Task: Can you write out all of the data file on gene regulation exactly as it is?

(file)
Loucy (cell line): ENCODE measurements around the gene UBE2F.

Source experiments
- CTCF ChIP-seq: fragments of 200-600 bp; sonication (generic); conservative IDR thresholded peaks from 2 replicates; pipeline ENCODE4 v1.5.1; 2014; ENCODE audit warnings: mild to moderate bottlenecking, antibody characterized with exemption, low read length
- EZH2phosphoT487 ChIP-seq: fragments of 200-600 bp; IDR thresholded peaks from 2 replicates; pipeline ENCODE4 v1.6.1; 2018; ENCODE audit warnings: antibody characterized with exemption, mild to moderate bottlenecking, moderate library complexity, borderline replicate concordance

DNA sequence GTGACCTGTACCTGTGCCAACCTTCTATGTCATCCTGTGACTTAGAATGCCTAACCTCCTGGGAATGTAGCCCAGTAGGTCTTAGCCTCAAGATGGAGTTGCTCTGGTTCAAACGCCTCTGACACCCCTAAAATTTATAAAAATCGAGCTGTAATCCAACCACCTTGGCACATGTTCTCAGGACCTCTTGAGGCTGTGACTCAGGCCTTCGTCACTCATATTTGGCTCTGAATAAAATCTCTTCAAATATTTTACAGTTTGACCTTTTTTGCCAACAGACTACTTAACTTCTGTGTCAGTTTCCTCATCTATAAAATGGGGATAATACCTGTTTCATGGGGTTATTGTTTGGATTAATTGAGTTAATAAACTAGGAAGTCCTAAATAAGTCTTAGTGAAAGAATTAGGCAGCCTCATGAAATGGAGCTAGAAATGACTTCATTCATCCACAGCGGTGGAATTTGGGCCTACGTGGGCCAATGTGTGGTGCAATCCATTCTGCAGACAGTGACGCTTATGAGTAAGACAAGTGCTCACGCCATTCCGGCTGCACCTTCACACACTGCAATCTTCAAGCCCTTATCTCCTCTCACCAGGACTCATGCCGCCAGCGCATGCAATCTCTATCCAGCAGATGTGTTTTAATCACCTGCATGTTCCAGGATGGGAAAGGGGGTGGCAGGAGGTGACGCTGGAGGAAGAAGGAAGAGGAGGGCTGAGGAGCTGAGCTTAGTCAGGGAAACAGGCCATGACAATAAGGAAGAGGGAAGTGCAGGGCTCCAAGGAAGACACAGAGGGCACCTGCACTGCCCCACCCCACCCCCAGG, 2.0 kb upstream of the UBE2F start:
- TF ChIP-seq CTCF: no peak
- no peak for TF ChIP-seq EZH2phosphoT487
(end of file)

Loucy (cell line): ENCODE measurements around the gene UBE2F.

Source experiments
- CTCF ChIP-seq: fragments of 200-600 bp; sonication (generic); conservative IDR thresholded peaks from 2 replicates; pipeline ENCODE4 v1.5.1; 2014; ENCODE audit warnings: mild to moderate bottlenecking, antibody characterized with exemption, low read length
- EZH2phosphoT487 ChIP-seq: fragments of 200-600 bp; IDR thresholded peaks from 2 replicates; pipeline ENCODE4 v1.6.1; 2018; ENCODE audit warnings: antibody characterized with exemption, mild to moderate bottlenecking, moderate library complexity, borderline replicate concordance

DNA sequence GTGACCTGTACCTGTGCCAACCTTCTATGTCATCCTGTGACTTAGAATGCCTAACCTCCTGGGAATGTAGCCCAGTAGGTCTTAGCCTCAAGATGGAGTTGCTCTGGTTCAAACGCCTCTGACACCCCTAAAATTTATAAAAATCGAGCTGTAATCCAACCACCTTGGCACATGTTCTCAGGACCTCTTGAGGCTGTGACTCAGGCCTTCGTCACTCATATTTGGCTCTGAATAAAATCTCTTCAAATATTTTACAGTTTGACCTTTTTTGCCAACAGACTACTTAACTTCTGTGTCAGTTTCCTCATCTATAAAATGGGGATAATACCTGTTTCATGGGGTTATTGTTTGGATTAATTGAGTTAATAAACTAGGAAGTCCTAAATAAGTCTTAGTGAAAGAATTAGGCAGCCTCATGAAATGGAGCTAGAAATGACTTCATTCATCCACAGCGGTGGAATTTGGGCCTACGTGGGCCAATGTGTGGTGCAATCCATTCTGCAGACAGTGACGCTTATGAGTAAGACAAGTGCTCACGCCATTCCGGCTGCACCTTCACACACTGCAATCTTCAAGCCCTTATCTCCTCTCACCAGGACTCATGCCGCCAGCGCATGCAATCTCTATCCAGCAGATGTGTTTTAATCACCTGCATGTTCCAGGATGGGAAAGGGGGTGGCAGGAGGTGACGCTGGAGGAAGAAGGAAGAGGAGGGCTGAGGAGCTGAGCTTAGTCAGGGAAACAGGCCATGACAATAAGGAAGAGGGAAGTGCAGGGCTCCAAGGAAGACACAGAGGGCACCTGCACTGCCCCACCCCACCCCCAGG, 2.0 kb upstream of the UBE2F start:
- TF ChIP-seq CTCF: no peak
- no peak for TF ChIP-seq EZH2phosphoT487